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These amazing dogs have saved the lives of their owners, their partners and their pals. From alerting loved ones to danger to offering comfort and even dying in the line of duty, countless brave and loyal canines showed heroism this year. And as 2014 comes to a close, we're honoring them now.
The U.S. Secret Service credited two of its K9s with stopping a man who jumped the White House fence in October. The two Belgian Malinois dogs, Hurricane and Jordan, were released to stop Dominic Adesanya, 23. The suspect allegedly kicked and punched the K9 officers, which is a federal offense. He was charged with "unlawfully entering the restricted grounds of the White House" as well as "harming animals used on law enforcement.” The dogs were taken to a veterinarian to be examined after the incident. The vet found they had minor bruising, but they were declared “ready to work.” Jordan, the black and tan dog, is 5 years old and “enjoys walks around the White House,” the Secret Service tweeted with his photo. Hurricane, the black dog, age 6, “enjoys playing with his Kong toy.”
When veteran Terry McGlade starting having a seizure in the backyard of his Ohio home in May, his service dog sprang into action. Major, a Labrador Retriever and Pit Bull mix, pulled McGlade’s smartphone from his pocket and stepped on the screen. McGlade’s phone is programmed to dial 911 when Major does this for several seconds. Major did this multiple times, and dispatchers knew something must be wrong. The dog waited for help to arrive in the front yard of his home and guided the police to the backyard when they arrived. There, they found McGlade, who served with the Marines in both Iraq and Afghanistan, lying unconscious. Major is trained to help McGlade when he has seizures, and to help him cope with PTSD.
Greyhound Clobber knew something was wrong in his Indianapolis home — and he was determined to let his owner know. Erin Cramer was at home sick in March when she found Clobber, whom she’d adopted two months earlier, standing with his nose against an upstairs wall. She attempted to take him outside, but he pulled her right back inside and raced up the stairs as soon as she let him loose. Cramer couldn’t understand what Clobber was doing. Then she went into her laundry room, where she felt like she was hit by a “wall of gas.” It turned out that the hot water heater in the laundry room was leaking. Her plumber later told her it was also sparking. He said that if the gas fumes had ignited, it could have caused an explosion that would have taken down several homes. “If it wasn’t for [Clobber] coming into our lives, we probably wouldn’t be here right now,” Cramer said.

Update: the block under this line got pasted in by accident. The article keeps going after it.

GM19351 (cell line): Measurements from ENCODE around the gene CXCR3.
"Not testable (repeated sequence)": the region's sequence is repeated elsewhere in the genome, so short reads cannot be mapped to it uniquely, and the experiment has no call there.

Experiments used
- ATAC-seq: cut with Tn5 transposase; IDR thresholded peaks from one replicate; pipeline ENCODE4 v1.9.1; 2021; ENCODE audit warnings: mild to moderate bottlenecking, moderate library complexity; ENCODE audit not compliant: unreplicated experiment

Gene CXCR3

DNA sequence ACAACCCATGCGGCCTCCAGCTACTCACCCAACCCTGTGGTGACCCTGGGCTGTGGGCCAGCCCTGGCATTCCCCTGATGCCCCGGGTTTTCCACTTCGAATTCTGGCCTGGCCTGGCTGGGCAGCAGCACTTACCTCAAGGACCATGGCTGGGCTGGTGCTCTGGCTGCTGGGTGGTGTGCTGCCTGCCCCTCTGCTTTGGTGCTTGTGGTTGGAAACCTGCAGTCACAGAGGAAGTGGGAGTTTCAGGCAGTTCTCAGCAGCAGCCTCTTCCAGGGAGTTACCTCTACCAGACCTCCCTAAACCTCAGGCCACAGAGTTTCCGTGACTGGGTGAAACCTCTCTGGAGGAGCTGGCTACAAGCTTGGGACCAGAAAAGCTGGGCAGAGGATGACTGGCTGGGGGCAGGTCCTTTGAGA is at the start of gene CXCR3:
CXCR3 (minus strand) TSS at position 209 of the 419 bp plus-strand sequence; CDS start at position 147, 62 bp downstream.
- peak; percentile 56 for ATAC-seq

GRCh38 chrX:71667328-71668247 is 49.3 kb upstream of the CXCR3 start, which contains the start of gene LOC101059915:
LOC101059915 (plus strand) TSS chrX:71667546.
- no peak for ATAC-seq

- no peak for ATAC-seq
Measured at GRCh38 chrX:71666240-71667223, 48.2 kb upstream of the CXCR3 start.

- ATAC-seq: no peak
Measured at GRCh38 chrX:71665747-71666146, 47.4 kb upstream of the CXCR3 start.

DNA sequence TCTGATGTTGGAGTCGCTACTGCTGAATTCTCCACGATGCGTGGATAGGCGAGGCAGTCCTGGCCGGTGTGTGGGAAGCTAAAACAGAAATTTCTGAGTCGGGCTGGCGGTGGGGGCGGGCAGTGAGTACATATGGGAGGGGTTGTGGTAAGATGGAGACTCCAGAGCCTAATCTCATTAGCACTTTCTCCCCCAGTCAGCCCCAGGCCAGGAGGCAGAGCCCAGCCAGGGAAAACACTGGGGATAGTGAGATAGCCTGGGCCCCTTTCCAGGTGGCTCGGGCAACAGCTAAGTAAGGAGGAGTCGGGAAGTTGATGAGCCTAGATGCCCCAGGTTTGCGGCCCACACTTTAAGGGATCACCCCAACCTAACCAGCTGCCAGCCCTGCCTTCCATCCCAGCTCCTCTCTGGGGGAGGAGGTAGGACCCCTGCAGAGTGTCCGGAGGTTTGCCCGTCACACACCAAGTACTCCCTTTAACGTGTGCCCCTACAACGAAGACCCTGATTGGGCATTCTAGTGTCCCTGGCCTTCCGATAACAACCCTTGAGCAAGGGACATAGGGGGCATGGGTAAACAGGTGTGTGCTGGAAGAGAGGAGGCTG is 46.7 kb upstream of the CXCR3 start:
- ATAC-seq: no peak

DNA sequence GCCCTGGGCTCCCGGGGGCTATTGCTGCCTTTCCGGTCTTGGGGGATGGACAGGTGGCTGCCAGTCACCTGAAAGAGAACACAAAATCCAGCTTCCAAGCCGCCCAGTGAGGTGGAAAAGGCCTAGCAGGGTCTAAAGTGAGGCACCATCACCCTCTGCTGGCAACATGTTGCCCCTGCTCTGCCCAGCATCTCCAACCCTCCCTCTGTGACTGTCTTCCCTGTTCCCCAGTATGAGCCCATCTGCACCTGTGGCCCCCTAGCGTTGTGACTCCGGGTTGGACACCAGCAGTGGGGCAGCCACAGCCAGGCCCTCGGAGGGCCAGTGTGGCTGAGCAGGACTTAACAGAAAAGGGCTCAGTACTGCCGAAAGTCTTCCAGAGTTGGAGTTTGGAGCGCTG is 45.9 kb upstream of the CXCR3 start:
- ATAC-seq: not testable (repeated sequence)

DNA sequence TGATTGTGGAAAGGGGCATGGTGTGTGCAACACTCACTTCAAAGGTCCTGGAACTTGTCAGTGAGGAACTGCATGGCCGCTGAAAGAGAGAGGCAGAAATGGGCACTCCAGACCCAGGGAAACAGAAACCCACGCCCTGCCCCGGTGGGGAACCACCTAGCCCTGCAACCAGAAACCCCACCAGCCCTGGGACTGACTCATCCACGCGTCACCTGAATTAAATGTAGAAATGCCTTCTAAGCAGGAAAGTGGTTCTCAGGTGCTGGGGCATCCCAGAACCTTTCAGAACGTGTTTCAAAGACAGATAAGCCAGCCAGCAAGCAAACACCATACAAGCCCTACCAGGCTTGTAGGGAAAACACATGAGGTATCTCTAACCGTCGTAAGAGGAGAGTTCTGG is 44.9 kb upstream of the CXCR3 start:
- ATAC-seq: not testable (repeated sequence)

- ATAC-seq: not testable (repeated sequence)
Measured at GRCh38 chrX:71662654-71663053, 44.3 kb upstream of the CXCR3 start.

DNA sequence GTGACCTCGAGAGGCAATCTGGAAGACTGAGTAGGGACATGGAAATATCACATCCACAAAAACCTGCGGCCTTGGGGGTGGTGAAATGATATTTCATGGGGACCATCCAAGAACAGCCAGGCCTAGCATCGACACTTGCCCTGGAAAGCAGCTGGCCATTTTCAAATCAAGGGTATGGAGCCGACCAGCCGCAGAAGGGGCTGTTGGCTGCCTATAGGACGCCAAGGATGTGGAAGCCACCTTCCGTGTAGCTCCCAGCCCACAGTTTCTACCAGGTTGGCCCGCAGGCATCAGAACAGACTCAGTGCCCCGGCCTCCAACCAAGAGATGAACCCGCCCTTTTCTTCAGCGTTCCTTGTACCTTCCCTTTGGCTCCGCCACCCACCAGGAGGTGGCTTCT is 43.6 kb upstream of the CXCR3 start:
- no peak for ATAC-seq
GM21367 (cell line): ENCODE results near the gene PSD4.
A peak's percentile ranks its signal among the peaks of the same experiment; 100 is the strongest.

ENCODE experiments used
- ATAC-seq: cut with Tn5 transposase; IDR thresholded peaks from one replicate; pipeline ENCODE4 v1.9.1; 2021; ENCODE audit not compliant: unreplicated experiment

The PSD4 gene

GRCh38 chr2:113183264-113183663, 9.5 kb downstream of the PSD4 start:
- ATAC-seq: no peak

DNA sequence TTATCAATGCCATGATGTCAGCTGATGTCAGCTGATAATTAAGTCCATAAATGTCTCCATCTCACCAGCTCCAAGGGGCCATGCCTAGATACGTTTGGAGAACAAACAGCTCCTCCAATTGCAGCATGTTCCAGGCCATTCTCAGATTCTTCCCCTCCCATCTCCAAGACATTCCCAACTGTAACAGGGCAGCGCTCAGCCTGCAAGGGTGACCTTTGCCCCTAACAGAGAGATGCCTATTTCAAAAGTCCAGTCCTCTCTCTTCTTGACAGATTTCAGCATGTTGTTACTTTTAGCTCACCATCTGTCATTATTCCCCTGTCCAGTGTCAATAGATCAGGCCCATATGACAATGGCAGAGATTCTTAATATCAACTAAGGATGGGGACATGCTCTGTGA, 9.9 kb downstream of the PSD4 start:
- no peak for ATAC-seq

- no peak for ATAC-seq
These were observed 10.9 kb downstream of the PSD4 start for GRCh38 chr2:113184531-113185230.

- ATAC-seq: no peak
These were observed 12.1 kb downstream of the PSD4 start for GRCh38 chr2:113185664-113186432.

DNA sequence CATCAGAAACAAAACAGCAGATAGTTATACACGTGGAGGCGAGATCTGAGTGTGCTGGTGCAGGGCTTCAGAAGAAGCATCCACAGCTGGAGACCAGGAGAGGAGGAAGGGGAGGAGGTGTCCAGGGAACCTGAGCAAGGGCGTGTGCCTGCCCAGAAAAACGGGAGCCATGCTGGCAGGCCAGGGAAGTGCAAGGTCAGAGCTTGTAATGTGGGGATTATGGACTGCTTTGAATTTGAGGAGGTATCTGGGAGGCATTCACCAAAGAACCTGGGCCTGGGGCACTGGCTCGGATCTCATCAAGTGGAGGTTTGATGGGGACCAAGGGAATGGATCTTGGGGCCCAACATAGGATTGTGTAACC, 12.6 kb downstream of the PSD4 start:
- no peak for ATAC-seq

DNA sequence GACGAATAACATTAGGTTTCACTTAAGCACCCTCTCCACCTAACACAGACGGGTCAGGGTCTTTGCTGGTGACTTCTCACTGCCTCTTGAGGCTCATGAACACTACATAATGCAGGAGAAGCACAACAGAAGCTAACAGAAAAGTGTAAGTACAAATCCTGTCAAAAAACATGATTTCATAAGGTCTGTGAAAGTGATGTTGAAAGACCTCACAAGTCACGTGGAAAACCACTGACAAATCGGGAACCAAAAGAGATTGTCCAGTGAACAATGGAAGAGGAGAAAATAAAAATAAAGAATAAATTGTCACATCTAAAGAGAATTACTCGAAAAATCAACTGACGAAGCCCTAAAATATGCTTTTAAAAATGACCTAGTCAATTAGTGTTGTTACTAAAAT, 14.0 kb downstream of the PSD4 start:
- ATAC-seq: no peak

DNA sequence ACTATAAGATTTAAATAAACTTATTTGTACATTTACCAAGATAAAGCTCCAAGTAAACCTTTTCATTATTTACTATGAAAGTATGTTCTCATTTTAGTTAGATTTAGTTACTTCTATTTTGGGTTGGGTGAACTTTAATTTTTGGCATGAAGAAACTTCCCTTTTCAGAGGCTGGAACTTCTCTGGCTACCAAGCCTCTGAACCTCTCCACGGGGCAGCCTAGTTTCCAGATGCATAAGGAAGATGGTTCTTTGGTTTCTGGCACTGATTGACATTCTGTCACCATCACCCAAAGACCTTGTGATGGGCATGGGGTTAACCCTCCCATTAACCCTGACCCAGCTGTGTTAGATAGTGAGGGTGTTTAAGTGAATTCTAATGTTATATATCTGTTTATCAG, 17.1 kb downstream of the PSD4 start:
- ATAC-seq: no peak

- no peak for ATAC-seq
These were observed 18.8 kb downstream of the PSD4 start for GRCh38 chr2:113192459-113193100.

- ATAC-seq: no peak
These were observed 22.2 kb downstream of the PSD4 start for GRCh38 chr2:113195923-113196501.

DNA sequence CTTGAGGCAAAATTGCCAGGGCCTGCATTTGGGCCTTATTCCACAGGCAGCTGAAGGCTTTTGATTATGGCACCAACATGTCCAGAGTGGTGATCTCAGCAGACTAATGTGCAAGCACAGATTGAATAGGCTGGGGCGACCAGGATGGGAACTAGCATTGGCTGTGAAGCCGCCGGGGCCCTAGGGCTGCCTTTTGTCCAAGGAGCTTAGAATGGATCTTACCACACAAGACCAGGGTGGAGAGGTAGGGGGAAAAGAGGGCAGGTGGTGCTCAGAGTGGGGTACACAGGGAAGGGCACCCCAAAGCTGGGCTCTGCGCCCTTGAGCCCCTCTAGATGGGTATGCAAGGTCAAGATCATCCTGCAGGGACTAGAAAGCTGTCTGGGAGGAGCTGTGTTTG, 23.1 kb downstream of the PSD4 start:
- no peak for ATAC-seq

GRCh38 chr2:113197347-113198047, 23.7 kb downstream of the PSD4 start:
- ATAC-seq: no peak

Sometimes, offering much-needed comfort can make you a hero to your best friend. Raina, a Rhodesian Ridgeback puppy, became a companion to cheetah cub Ruuxa, a San Diego Zoo Safari Park resident, in June. At the time, they were each about a month old. Dogs are often raised alongside cheetahs at zoos because they’re known to be a calming influence for the cats. So, in September, when Ruuxa needed surgery on his front legs for growth abnormalities, his keepers made sure to have Raina close by for support during the procedure. The pup was allowed near the cub when he was still sedated. "Raina appeared very concerned about Ruuxa when she saw he was sleeping and she couldn't wake him," said animal training manager Susie Ekard. "She licked him and nuzzled him, and when he awoke, she lay with him and seemed very content to know her cheetah was OK."
Last summer marked the first time that Nick Lamb, 13, was allowed to stay home alone while his mom was at work. Luckily, he had Ace, a 2-year-old Pit Bull, to watch out for him. Lamb is deaf and had taken out his cochlear implants on a July afternoon to nap. He woke to Ace licking his face, and at first, he thought the dog was just looking for food or to be let outside, but then Lamb smelled smoke. He quickly ran out of the house with his dog and called 911 and his mom. "It's amazing, because if [Ace] wouldn't have been there, he probably wouldn't have even woke up," said Lamb’s mother, Lindsay Bernard.
Kye, an Oklahoma City police K9, was fatally stabbed while helping his partner make an arrest during a burglary in August. Hundreds of mourners gathered for the 3-year-old German Shepherd’s funeral, which included full police honors with a flag-draped casket and a 21-gun salute. Dozens of police officers from around the state paid their respects to their fellow officer. "Without question, Kye’s sacrifice saved the life of one of the officers,” said Sgt. Coy Gilbert, in his eulogy. A particularly emotional moment was captured on camera when Kye’s partner, Staff Sgt. Ryan Stark, leaned over his casket with his family at his side to kiss his dog goodbye.
Susie the Pit Bull mix was honored with the American Humane Association’s Hero Dog Award this year. As a puppy, Susie suffered terrible abuse. She was beaten, set on fire and left for dead by her owner in a park in North Carolina. Fortunately, a local animal shelter saved her and nursed her back to health — and she has gone on to do great things. Susie was adopted by Donna Lawrence, who nearly lost her own life to a dog attack. The pair went on to become advocates for abused animals and helped pass Susie’s Law in North Carolina. Under the law, people convicted on animal abuse charges in the state now face harsher penalties. Today Susie is a therapy dog who visits hospitals, schools and nursing homes to provide hope and inspiration.
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